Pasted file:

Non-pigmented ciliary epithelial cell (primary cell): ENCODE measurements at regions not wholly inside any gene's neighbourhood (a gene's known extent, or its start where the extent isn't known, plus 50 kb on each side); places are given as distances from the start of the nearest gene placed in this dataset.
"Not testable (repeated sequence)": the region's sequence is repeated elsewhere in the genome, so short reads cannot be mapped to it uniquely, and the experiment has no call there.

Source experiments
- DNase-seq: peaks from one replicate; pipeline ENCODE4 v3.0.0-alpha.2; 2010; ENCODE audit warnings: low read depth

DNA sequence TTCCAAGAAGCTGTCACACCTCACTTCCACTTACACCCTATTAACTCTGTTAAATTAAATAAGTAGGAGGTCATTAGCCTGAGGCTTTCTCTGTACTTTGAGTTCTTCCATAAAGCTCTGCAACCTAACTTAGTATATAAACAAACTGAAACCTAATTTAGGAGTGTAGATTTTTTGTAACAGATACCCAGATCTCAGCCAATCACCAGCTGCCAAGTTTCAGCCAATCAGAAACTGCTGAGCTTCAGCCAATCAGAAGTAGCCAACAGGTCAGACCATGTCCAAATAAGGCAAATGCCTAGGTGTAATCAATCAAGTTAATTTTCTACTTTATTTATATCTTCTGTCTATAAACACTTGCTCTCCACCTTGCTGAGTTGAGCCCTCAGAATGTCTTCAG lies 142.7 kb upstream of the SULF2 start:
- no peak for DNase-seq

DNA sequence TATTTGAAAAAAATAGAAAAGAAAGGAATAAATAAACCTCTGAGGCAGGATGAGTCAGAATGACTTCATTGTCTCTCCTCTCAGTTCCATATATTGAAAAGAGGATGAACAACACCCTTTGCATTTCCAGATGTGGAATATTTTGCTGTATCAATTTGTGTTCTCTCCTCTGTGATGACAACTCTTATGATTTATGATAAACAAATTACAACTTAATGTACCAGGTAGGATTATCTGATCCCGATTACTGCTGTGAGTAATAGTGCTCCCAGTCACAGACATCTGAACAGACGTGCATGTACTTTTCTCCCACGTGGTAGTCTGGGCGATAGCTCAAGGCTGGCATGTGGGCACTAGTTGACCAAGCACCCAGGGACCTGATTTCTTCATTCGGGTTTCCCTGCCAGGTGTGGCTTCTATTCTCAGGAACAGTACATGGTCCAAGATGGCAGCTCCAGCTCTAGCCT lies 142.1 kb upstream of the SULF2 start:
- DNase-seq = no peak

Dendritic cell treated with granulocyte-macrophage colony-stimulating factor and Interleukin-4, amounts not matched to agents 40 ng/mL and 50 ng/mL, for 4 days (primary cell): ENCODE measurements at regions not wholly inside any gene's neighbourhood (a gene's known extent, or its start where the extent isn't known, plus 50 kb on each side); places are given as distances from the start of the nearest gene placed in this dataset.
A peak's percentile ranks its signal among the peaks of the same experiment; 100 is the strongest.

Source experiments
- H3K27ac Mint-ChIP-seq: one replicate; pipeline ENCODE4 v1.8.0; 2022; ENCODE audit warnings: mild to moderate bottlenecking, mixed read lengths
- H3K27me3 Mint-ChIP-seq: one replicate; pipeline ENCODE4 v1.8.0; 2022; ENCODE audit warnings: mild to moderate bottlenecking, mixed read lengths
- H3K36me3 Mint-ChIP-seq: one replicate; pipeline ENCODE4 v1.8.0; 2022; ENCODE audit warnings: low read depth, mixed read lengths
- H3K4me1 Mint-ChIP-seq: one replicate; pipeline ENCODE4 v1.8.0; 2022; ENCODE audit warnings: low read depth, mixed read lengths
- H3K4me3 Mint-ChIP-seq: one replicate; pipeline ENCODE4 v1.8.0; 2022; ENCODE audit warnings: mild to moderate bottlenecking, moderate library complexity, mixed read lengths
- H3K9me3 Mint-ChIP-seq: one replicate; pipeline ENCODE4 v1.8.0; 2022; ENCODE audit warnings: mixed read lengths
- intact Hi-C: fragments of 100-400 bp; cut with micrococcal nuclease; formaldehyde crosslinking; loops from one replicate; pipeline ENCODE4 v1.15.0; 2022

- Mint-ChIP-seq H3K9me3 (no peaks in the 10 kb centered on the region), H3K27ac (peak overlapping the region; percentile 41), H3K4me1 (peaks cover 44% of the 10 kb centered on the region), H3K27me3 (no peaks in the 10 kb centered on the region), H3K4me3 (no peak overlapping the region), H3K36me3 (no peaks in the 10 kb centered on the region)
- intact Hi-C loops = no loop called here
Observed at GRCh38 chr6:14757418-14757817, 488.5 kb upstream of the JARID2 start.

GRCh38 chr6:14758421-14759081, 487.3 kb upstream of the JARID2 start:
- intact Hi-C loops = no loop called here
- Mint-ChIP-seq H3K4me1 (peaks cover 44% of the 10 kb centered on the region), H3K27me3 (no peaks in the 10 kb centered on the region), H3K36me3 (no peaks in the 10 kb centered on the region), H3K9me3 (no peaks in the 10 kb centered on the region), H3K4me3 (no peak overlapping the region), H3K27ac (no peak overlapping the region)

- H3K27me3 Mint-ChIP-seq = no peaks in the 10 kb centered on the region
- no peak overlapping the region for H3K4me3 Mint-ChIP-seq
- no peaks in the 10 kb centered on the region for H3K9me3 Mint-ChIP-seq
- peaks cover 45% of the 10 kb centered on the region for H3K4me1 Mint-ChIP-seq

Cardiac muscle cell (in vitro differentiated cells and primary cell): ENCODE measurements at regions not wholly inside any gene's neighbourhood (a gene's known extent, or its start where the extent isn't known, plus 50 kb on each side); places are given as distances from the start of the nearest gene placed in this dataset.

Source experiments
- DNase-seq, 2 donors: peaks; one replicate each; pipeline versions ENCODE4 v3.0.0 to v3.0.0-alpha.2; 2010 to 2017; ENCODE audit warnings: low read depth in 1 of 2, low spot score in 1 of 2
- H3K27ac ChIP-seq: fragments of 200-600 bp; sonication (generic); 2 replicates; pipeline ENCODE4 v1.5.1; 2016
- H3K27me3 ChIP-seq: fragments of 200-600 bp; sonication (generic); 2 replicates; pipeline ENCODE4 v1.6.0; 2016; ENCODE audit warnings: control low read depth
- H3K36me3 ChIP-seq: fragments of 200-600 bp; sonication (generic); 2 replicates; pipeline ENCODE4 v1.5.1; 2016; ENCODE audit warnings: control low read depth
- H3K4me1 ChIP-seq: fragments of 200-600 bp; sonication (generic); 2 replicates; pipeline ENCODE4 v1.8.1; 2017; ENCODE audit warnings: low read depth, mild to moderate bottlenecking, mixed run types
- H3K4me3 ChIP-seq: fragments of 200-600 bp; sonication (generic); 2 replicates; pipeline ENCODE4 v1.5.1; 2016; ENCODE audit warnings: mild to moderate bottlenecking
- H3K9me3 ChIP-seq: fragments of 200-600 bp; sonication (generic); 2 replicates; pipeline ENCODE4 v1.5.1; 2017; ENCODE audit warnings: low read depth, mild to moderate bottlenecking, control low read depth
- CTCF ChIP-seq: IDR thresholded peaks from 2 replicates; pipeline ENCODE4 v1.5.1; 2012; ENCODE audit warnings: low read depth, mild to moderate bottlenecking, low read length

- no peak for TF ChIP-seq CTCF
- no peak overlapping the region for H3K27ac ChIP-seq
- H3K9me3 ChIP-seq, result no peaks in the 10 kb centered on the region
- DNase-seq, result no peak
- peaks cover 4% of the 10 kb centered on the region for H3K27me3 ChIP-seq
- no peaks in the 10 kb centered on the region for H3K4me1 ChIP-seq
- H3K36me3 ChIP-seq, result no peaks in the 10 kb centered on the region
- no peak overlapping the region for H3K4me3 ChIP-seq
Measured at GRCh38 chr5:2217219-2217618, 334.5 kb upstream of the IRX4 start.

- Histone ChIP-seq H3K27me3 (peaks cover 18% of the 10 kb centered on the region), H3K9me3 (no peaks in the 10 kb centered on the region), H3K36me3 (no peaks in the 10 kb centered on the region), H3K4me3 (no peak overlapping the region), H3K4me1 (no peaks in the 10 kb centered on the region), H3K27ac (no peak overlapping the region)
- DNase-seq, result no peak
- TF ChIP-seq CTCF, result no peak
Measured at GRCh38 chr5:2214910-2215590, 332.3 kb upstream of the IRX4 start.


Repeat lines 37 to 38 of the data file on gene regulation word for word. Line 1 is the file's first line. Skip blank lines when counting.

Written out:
- H3K9me3 ChIP-seq: fragments of 200-600 bp; sonication (generic); 2 replicates; pipeline ENCODE4 v1.5.1; 2017; ENCODE audit warnings: low read depth, mild to moderate bottlenecking, control low read depth
- CTCF ChIP-seq: IDR thresholded peaks from 2 replicates; pipeline ENCODE4 v1.5.1; 2012; ENCODE audit warnings: low read depth, mild to moderate bottlenecking, low read length